It might just be better to live in a world where we say: “we know the world is terribly unfair and it’s no one’s fault so we are willing to push marginal tax rates and transfers as high as possible until we near the part of the curve where disincentives to work are  greatly hampering economic growth and screwing us all.”

Or perhaps society would function poorly in the face of us all admitting this reality.

I don’t really know.

Either way, our myths of fairness and mobility blind us to the reality the world is unjustly unequal.

3 thoughts on “The stories we tell and the truths we hide: fairness, mobility, and inequality

  1. Cozzi, John

    I thought this was interesting. I tend to side with the fairness argument more than you do but that may just be personal reaction and I’m projecting it. However, a few things have never been clear to me when people argue against inequality (meaning they want [more] equality):

    – Is the push for equality measured by inputs (a level playing field) or outcomes (everyone gets the same thing)? – Why does inequality seem to be solely measured by income? If everyone had the same income would be equal or would there still be further frustration around unequal health, happiness, status, etc outcomes? – Once everyone is made equal how would be think about different outcomes from there when different people have different motivations to change their status?

    These are a few obvious questions but I have found them addressed in any comprehensive conversations around this topic. I’d love to discuss or I’d appreciate direction to someone who has written on this topic.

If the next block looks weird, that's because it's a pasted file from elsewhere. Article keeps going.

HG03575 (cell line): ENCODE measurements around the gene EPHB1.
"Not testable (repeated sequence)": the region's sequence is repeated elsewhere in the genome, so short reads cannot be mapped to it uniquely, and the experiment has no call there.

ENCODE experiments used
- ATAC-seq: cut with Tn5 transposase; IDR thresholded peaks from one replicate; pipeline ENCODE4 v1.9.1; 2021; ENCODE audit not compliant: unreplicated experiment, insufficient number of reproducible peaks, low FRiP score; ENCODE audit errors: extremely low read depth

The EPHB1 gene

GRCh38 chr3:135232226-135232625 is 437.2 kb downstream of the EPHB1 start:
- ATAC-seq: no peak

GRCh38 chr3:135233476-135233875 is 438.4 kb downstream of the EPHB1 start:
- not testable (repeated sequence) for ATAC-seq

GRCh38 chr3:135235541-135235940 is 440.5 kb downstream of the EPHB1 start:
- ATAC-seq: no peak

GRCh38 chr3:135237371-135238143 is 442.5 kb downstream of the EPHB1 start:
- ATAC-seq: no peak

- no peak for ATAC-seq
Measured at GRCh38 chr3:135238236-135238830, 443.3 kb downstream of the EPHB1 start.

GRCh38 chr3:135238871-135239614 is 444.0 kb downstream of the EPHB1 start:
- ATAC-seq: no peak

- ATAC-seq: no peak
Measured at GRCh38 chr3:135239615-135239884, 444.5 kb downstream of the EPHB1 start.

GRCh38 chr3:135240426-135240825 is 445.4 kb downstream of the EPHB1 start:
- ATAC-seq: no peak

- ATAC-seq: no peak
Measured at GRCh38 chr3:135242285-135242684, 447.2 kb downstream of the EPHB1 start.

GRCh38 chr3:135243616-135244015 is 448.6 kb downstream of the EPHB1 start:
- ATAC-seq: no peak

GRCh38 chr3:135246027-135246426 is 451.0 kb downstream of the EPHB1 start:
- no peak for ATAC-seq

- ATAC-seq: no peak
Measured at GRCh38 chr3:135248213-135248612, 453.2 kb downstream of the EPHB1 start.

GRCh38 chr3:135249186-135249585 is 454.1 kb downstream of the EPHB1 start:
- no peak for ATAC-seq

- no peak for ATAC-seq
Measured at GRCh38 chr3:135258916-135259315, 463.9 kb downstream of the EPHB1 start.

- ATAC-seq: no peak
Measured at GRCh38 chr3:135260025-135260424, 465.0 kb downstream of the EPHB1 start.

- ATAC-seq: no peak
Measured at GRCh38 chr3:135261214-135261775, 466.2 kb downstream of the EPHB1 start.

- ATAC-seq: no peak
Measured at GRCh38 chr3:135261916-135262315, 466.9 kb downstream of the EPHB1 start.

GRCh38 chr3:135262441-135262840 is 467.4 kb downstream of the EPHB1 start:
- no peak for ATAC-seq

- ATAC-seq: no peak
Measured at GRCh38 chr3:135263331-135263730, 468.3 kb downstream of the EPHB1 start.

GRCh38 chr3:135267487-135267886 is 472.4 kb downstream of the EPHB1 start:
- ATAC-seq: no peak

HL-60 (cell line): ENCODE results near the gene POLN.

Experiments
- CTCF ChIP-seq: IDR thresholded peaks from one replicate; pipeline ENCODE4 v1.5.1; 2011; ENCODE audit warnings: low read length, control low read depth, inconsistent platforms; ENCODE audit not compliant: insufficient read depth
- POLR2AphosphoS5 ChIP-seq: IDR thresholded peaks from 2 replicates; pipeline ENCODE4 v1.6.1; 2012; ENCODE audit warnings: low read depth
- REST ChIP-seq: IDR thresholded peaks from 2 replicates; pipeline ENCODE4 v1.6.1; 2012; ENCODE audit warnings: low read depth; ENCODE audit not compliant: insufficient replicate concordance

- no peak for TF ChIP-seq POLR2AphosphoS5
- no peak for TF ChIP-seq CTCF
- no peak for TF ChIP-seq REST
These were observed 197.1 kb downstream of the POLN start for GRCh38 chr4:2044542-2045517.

Thanks, John

    John F. Cozzi AEA Investors LP 666 Fifth Avenue, 36th Floor New York, New York 10103 (T) 212-702-0504 (M) 908-347-1427

  2. Matt Niksch

    Hi Neerav,

    If I read your discussion above correctly, I think you’re missing the point a little because you seem to be comparing fairness and inequality from the perspective of policy and the data that might back it up. I think for most people, impressions of fairness are personal and anecdotal, while the very concept of inequality requires data and math. Our social brains are built for the former and not the latter. (People like you and me have, to a certain extent, trained our social intuitions to be more data based and less biased which, ironically, I think makes blindness in judgements like this more likely.)
    If I bring this back to what I spend a lot of time talking about, I agree with the article. When I talk to people (wealthy, poor, in between) about educational outcomes by income tier, they don’t begrudge the fact that rich kids do well. What makes people universally indignant is the fact that smart kids (smart enough to go to college) from poor families still have a less than 1 in 4 shot at getting a bachelor’s degree. That’s data, but constructed in such a way that people can usually see the tragic, deserving, protagonist in their minds.
    Another way to say it is to say when we think about fairness, we rarely think about populations. We worry about whether a bargain was broken. (If the bargain was broken in a way we feel even remotely responsible, we feel personally culpable.) If the American Dream is that a hard worker can get ahead and lead a decent life, most Americans will be indignant when they hear of a clear case where that didn’t happen. If we seek to influence policy to attenuate these issues, we should learn to tell stories that make the connection personal and individual.

  3. nkingsl

    Hey Matt – great to hear from you. I agree with you from a sociological perspective, as well as how people experience the problem. I’m just not sure this is a philosophically sound way to view the world! But ultimately you’re right that fairness is what drives people’s views of society.